We haven't seen the full potential of Mercedes or Red Bull yet, says Wolff
Mercedes made it two from two in 2020 as Lewis Hamilton clinched victory at the Red Bull Ring for the Styrian Grand Prix, a week after his team mate Valtteri Bottas achieved the feat at the same venue. It is an impressive start from the reigning world champions, but boss Toto Wolff reckons there’s plenty more to come from them – and rivals Red Bull.
Red Bull have emerged as Mercedes’ strongest threat in the opening two races, Verstappen going toe-to-toe with Hamilton for pole in soaking wet conditions on Saturday before the Mercedes driver pulled out an electric lap. In the race, Verstappen kept pace in the opening stint, but couldn’t get close enough to genuinely threaten.
Meanwhile, Mercedes admitted Hamilton was managing his pace at the front, given they were comfortable with their performance and they were keen not too push the limits too hard after they struggled with gearbox issues from the kerbs at the previous race at the same track. Red Bull hit back from a double non-points finish in round one, to finish third and fourth with Verstappen and Albon respectively.
“Lewis managed the gap,” said Wolff. “There was probably more in there, but it is always a bit easier to lead than to follow in the dirty air. We saw Max commenting on how difficult it was to follow. Lewis had the same to say when lapping cars.
“Therefore, we may have seen everything from Max following, but maybe leading, we haven’t seen the full potential of the Red Bull and we haven’t seen the full potential of the Mercedes either.”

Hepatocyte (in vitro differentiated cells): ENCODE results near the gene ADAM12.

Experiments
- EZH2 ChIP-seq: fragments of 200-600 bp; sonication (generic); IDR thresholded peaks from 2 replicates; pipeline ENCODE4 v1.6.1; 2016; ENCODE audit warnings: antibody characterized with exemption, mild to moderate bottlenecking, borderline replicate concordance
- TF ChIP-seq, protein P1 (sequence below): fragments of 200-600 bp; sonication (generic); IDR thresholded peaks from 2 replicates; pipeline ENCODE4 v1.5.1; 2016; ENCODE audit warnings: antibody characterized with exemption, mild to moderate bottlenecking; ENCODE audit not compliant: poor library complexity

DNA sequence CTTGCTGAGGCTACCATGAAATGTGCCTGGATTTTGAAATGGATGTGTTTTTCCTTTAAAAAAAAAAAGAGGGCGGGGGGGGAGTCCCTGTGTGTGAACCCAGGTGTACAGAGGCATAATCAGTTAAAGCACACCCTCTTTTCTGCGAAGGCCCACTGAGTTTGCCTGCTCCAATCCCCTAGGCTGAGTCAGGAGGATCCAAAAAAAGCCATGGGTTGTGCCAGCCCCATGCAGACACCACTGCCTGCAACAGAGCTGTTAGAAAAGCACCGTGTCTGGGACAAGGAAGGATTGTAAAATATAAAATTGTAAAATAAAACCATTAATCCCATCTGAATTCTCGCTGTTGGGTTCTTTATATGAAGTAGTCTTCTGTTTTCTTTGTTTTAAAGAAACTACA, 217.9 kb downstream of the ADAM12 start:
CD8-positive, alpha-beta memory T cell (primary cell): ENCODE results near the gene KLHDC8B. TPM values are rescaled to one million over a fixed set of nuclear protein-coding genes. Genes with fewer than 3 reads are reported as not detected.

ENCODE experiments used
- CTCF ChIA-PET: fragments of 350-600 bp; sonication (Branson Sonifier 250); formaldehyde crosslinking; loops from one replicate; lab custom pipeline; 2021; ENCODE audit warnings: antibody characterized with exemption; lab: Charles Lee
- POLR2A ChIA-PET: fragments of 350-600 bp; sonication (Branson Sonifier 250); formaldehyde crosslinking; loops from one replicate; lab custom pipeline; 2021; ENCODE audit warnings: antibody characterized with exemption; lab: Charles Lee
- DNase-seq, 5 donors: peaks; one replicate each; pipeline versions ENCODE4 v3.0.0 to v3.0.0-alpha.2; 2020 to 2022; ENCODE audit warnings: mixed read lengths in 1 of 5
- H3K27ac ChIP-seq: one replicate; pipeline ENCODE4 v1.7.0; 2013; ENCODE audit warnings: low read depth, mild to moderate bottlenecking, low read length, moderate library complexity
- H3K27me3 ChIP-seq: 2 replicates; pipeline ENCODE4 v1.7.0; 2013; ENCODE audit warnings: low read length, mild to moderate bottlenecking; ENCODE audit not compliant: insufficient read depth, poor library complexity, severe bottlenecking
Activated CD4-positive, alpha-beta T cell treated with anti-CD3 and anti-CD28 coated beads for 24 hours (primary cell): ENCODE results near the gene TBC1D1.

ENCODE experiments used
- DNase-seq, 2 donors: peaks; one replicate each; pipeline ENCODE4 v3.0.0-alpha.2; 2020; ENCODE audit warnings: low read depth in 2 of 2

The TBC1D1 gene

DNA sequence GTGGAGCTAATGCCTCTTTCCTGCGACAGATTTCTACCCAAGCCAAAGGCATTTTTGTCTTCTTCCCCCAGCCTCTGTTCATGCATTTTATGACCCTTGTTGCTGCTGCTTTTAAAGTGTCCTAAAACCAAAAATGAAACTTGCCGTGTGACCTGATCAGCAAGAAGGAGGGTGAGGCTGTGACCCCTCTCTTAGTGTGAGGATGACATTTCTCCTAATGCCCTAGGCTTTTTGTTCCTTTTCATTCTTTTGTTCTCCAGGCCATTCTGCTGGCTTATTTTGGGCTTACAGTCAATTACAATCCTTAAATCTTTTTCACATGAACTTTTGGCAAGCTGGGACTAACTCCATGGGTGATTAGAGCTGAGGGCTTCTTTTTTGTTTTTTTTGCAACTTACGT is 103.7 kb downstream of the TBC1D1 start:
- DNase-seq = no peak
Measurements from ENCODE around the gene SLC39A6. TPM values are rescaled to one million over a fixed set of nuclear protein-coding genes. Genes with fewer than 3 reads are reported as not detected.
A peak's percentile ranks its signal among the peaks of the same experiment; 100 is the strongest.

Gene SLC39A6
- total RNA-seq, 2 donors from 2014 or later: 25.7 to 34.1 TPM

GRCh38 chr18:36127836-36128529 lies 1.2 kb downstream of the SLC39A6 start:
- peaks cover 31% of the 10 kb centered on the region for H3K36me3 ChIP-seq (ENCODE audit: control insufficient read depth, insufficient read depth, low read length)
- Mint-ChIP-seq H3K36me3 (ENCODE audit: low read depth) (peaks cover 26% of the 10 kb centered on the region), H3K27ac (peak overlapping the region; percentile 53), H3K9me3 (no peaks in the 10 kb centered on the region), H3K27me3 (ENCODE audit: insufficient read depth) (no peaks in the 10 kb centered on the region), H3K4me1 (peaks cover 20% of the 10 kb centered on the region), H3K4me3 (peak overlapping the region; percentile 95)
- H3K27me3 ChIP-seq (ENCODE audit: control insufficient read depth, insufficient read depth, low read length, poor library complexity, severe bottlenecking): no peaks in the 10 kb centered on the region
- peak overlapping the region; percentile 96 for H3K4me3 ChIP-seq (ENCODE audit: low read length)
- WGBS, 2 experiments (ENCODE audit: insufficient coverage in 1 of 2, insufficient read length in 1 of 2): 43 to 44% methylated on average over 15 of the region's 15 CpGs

It was an all-round impressive reaction from Mercedes, after they encountered gearbox problems in the first race, to the extent it was “critical” both drivers avoided the kerbs, and another example of how the team continue to find the motivation to push the boundaries despite the unbeaten success in terms of championships stretching back to 2014.
“I don’t want to bore you with repeating the mindset that we have just mentioned, we’re always sceptical about our own performance, we just always think it’s not good enough,” said Wolff.
“We’re almost like hunting ourselves down and that is the mindset of this team, never to be satisfied with a result. When you are listening in the debrief on Monday morning after winning a race, you would think this is a team that has lost out badly. It’s just a culture we have developed over the last years that we never blame a person, we always blame the problem.
“Last weekend was another proof. We won the race with Valtteri, we didn’t finish in a satisfactory position with Lewis, we were worried to DNF with both cars and then the next weekend we came back very strong, reliability woes solved and a very competitive car and a very competitive driver line up.
“We just want to take session by session, weekend by weekend, learning from the bad days and collecting the points on good day.”
Mercedes lead the constructors’ standings with 80 points, 41 clear of McLaren in second, with Red Bull in third, 12 points further back.